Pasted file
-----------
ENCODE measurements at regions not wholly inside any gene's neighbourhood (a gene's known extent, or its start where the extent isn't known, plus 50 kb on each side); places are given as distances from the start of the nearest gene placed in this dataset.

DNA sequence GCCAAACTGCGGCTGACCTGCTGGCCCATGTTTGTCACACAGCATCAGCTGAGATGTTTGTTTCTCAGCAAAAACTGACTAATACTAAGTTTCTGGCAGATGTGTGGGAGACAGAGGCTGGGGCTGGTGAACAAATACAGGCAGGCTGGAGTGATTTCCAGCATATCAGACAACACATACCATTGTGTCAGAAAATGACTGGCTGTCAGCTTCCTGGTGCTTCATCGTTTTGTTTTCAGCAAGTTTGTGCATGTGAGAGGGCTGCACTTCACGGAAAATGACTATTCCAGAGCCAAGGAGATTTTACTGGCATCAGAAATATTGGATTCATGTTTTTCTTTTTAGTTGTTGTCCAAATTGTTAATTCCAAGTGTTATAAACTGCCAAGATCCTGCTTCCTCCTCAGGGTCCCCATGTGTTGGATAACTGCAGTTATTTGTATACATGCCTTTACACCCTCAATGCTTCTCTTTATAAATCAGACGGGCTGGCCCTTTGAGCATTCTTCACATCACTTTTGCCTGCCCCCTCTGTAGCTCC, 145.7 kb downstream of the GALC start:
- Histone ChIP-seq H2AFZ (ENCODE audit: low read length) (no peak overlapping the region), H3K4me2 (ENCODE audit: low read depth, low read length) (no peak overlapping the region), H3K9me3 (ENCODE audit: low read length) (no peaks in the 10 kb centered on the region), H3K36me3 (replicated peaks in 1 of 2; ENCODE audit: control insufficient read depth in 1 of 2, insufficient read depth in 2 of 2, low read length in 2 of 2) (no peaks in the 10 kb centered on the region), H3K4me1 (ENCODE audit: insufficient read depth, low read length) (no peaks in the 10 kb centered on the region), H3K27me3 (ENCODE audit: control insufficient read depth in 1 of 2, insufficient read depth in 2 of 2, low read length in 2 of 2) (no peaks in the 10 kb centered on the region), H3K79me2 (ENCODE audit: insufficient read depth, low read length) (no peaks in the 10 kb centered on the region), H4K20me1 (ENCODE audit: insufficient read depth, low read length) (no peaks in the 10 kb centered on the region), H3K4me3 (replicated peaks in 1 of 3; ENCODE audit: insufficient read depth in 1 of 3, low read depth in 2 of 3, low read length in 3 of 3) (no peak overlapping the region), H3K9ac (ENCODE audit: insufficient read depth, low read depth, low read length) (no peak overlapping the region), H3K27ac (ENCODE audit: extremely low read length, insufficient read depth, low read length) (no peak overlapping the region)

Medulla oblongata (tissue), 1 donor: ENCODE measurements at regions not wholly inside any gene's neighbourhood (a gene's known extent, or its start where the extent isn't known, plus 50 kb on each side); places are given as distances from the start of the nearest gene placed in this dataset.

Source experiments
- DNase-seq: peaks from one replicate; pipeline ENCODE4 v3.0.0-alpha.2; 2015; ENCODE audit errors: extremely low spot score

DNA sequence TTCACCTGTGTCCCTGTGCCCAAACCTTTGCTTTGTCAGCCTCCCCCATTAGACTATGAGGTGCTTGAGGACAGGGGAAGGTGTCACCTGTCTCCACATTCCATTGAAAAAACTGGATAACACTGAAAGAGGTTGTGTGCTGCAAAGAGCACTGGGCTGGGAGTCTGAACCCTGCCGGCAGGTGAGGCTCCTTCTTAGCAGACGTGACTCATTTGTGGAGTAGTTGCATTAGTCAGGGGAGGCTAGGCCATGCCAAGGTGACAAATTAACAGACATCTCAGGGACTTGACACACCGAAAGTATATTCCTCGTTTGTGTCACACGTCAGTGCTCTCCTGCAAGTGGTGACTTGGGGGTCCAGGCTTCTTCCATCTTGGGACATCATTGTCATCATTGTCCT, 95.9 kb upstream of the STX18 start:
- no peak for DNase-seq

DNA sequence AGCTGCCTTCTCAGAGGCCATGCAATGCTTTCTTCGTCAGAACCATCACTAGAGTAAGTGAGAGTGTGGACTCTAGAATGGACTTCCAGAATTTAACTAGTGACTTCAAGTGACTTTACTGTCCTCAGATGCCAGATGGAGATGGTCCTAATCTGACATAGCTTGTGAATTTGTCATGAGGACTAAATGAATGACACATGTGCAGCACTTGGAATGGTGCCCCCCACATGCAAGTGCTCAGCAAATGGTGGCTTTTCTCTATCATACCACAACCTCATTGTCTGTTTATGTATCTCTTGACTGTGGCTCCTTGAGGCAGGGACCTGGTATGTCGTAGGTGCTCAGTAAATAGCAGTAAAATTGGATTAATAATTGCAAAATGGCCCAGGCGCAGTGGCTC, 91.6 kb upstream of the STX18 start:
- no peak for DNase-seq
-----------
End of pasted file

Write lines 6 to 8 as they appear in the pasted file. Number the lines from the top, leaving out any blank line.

- DNase-seq: peaks from one replicate; pipeline ENCODE4 v3.0.0-alpha.2; 2015; ENCODE audit errors: extremely low spot score

DNA sequence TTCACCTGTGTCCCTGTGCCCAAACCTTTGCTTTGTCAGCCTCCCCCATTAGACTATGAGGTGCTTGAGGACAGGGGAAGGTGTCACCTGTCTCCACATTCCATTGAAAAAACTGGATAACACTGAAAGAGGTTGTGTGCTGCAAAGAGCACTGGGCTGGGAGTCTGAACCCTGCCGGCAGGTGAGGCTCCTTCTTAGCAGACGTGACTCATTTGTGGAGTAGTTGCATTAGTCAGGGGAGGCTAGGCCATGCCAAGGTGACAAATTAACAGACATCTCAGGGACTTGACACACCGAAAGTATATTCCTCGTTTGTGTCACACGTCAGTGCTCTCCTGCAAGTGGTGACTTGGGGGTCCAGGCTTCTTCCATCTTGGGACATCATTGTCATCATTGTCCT, 95.9 kb upstream of the STX18 start:
- no peak for DNase-seq